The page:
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Enhance Your Performance By Incorporating Pilates for Runners

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Most people think of running as an easy sport. Running is running. What's hard about that?


For the people who actually run, it is a high-impact sport that puts a lot of pressure on your joints. When you're not used, it can cause serious injuries.


Statistics show that 30 to 75% of runners get hurt annually. There are many possible causes, and researchers have concluded that stretching, running frequency, weight, biomechanical misalignment, and muscle imbalance are some of the reasons.


When normal training doesn't feel right, it might be time to incorporate a new method.


You can do Pilates for runners.


At La Dolce Studio, we offer various Pilates sessions, including virtual sessions, to save time and less-hassle travel. We will carefully assess your needs as a runner, so we can focus on areas you need to improve.


Contact us today to get started.

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Pilates and Runners - A Team!

With all weight-loss methods available, picking out what's effective and what's not can be confusing.


However, here are some points that prove how Pilates help you to lose weight: In 2017, a small study looked at 37 overweight or obese women aged 30 to 50. The researchers discovered that eight weeks of Pilates practice was effective for fat loss, BMI reduction, slimming the waist, and toning down the abdomen and hips.


In addition, here are some more advantages to incorporating Pilates into your routine.

Reduce Risk of Injury

The priority for any athlete should be to achieve core stability through balanced musculature.


In other words, stability comes first, followed by movement. During dynamic movement, core stability protects the spine and surrounding musculature from injury. Because Pilates encourages proper movement patterns and teaches proper posture, you are less likely to re-injure the same area or injure something else due to compensation.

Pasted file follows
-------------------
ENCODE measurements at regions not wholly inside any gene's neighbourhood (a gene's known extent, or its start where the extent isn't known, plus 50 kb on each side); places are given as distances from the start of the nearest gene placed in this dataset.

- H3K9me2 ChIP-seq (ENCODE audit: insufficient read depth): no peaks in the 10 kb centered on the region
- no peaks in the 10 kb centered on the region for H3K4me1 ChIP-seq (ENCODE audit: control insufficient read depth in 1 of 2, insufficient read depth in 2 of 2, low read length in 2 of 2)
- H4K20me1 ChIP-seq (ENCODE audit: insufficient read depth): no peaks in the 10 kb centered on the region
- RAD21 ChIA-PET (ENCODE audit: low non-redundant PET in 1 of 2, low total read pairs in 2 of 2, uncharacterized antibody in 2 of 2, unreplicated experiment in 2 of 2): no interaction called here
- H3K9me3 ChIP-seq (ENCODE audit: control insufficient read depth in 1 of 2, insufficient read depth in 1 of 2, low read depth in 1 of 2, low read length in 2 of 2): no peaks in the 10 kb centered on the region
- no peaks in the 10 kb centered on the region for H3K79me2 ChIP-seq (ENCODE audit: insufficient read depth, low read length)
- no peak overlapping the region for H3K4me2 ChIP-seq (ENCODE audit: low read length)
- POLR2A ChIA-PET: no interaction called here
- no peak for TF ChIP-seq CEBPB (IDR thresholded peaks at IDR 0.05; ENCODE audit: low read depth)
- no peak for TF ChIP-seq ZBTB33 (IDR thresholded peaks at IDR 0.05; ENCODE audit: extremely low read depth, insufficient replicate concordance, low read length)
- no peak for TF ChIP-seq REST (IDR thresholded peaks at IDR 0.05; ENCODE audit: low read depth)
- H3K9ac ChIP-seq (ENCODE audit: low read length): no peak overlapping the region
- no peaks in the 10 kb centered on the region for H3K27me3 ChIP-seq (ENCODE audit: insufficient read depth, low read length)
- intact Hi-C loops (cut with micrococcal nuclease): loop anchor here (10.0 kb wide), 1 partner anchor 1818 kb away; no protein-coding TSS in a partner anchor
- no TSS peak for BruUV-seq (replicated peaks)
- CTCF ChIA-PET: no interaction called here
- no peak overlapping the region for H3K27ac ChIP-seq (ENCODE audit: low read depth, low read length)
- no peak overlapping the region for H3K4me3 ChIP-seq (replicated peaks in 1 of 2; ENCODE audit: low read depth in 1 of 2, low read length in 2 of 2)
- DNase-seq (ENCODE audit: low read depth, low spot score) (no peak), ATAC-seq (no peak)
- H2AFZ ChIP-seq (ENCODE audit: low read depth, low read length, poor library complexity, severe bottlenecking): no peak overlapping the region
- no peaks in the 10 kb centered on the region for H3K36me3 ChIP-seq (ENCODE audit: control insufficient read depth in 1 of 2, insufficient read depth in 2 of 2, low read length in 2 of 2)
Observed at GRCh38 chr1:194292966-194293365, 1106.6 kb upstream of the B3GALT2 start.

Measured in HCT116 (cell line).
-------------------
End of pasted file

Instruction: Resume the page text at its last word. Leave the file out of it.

Pilates also assists you in identifying any weaknesses that might be affecting your performance. You will learn muscular cues to help you fire up and strengthen muscles, allowing you to maintain a better running posture.

Run Faster

Most runners understand that maintaining proper form requires a strong and balanced body. 

Pilates helps you loosen your hips, legs, and back, contributing to a fluid, long stride. It is also critical to keep your psoas (abdominal muscles that connect the spinal column to the femurs and aid in flexing and rotating the leg and the trunk on the pelvis) in peak condition by keeping them both flexible and powerful.

Image by Malik Skydsgaard

Improve Core Strength

Pilates will promote the development of sufficient core stability by focusing on engaging the core when performing all exercises. A common misconception is that the core consists only of the abdominal muscles; however, it also includes the hips, back, shoulders, and neck stabilising muscles.


Runners must have strong lower abdominals and hip stabilising muscles so that excess stress is not placed on the lower back and lower limb joints, which can lead to injury.